Phil Raymond from Bklyn, NY

Sorry to post here, but whether by accident or design, A.E. is one of the hardest people to reach at WNYC.

First, my thanks on the wonderful job you do and have done for at least a couple of years.... If it's more than 5 (which I doubt), I'd only halfway wonder why "they" haven't found an even better niche for you.

But - sadly, 90% of communications are of the "but you didn't" variety, this one included - I was truly sad that you handled the "polar vortex" "local" story with uncharacteristic ... sloppiness. In that there WILL BE a handful of cases of frostbite even among your listeners, I believe you should have focused not on weather inside baseball but rather on "Today Show"-like tips about how to dress and what other steps one could/should take. Yes, everyone knows to wear gloves, but what about facemasks? (I'm a lifelong resident of Kings Co., so I certainly don't know the answer to that one.) ... Similarly, especially for kids, should they have (or tomorrow ... BE) slathered on vaseline? Are there "warming centers" in NYC?

I recognize that even A.T.C. CANNOT deal with ALL of life's stories - and problems - but you have some precious air-time, and sometimes being helpful in connection with your listeners' physical well-being is where that time ought to go.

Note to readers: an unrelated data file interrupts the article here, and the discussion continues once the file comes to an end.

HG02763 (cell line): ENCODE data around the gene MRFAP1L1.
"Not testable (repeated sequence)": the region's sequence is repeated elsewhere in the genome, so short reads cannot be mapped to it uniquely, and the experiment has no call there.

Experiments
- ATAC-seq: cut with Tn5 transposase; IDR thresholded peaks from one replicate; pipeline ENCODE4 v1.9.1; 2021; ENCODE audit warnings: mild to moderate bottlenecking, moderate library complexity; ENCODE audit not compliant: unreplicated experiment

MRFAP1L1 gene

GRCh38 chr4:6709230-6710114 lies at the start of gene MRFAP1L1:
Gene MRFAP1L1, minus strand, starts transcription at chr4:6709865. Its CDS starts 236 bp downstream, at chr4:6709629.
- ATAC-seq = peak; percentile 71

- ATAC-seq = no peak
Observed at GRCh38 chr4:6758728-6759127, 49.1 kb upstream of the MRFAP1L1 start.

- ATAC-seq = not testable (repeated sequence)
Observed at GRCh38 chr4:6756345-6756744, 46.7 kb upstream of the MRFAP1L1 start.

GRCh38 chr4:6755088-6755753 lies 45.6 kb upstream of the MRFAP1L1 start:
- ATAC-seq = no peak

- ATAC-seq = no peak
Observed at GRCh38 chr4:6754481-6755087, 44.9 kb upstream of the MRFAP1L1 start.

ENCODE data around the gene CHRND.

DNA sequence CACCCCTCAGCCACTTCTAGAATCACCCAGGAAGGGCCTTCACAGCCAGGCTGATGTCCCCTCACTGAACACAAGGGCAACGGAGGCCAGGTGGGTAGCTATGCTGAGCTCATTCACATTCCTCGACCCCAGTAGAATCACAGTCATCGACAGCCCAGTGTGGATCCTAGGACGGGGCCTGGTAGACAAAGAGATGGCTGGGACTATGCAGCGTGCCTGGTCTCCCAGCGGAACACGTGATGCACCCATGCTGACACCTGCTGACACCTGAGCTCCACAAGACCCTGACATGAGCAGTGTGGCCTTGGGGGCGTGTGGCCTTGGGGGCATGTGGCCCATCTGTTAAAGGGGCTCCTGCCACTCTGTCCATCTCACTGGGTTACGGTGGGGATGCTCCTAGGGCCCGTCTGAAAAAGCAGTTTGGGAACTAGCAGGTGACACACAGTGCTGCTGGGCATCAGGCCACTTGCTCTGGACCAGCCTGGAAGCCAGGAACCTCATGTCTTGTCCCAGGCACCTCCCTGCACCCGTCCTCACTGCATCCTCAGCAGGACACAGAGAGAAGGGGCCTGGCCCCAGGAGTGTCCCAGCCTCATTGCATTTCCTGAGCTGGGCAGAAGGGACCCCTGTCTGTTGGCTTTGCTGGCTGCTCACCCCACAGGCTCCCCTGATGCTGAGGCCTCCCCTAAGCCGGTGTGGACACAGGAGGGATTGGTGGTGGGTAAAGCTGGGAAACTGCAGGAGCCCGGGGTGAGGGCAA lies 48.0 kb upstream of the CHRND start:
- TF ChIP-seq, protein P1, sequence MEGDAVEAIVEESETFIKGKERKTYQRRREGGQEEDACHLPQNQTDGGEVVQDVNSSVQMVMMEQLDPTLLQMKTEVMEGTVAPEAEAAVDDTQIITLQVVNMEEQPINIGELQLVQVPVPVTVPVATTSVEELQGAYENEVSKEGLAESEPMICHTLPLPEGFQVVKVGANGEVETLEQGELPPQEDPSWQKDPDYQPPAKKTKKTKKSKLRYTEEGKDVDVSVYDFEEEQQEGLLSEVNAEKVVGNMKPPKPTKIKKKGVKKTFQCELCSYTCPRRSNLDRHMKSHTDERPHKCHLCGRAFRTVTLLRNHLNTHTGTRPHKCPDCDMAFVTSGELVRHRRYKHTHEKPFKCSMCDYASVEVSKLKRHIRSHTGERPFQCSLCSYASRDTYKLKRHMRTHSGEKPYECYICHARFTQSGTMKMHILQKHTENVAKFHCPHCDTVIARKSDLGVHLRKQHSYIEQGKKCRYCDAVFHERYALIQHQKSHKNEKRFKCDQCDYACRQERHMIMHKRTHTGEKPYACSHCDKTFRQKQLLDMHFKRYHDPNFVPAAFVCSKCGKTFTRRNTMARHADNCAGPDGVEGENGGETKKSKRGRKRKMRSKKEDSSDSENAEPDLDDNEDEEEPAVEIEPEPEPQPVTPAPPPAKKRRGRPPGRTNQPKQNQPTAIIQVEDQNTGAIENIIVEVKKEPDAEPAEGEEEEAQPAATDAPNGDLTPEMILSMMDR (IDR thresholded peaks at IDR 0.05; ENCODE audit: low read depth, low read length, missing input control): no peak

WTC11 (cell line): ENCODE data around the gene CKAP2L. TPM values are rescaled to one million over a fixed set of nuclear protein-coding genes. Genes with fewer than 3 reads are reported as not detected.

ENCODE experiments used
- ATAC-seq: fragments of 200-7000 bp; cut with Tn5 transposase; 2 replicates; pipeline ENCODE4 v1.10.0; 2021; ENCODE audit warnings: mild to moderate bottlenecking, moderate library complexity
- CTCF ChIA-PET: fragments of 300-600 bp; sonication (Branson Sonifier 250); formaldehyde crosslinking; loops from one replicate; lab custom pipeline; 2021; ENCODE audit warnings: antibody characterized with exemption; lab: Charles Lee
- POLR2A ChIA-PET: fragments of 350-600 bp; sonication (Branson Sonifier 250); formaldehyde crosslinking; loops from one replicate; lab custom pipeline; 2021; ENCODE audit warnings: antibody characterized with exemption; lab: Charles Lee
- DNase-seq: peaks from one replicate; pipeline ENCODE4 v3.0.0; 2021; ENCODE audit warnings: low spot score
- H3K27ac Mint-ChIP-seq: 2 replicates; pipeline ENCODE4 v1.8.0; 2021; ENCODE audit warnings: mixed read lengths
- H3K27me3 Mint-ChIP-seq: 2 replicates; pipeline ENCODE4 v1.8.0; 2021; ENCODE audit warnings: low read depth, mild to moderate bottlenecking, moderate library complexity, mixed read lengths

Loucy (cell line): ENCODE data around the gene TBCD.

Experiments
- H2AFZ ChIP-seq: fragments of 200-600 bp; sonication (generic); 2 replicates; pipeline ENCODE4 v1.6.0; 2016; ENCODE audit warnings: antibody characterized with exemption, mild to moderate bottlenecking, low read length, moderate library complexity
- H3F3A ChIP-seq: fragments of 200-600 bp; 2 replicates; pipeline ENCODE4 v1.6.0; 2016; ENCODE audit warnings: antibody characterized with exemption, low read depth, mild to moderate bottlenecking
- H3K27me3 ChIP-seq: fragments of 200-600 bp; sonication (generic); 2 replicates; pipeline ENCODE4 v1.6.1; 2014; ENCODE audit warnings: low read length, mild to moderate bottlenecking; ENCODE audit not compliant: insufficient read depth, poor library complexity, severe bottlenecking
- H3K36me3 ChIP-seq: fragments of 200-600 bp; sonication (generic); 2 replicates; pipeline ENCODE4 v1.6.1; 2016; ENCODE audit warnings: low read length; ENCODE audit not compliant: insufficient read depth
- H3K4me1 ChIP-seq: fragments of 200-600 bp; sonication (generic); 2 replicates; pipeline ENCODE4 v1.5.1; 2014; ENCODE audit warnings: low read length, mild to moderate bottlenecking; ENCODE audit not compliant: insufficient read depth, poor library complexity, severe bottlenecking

Sorry for the "scold" - as stated previously, you hit 99% of your stories right on the button!

Jan. 07 2014 03:23 PM
Diane from Riverdale

Couscous has no nutritional value, not a great choice. Quinoa, with its nutty flavor is a complete protein and takes only 20 minutes to cook. Just time enough to soak and mince a few dried mushrooms, saute diced onion, the mushrooms and anything green such as parsley, green pepper, etc. or even a small jar of roasted red pepper.
So many options; from your freezer boneless chicken breasts or pieces of fish, to poach in stock with wine, soy sauce, herbs or the like added, toss in a sliced potato and for the last few minuets a green vegetable. Things to use then replace on the next shopping day. This is also a great diet dinner, but delicious.

Jan. 07 2014 08:17 AM

There's a mistake in the title, "Anchovies are the Little Black Dress of Pantries, and other Stocking Wisdom." According to the article, Gabrielle described lentils du puy as the "Little Black Dress," not anchovies. Those are instead a "stealth ingredient."

Just sayin'.

Jan. 05 2014 10:56 AM
John from Bushwick Brooklyn

You can't go wrong with having as much mixed rice, Quinoa and Oatmeal hiding out in the pantry. Personally I like to can a few times a year (especially on a good snow day), so there is always chicken stock and various pickled things hanging around as well as dried bass and ling that gets salted after a good fishing trip which has to happen at least a month :).

Vinegar, dried seaweed and Tofu with buckwheat noodles or ramen and a little ponzu always go a long way as well. I could probably go on for hours! China town is the best place to get all kinds of stuff and another favorite of mine is the spice shop on the corner of 1st ave. and 6th street. In general I try to avoid Whole Foods unless they have something that cannot be bought elsewhere.

A little work goes a long way in the kitchen when I have the time and there is nothing better than a fully stocked pantry of real good food you made yourself!

Jan. 03 2014 05:20 PM

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About Last Chance Foods

Last Chance Foods covers produce that’s about to go out of season, gives you a heads up on what’s still available at the farmers market and tells you how to keep it fresh through the winter.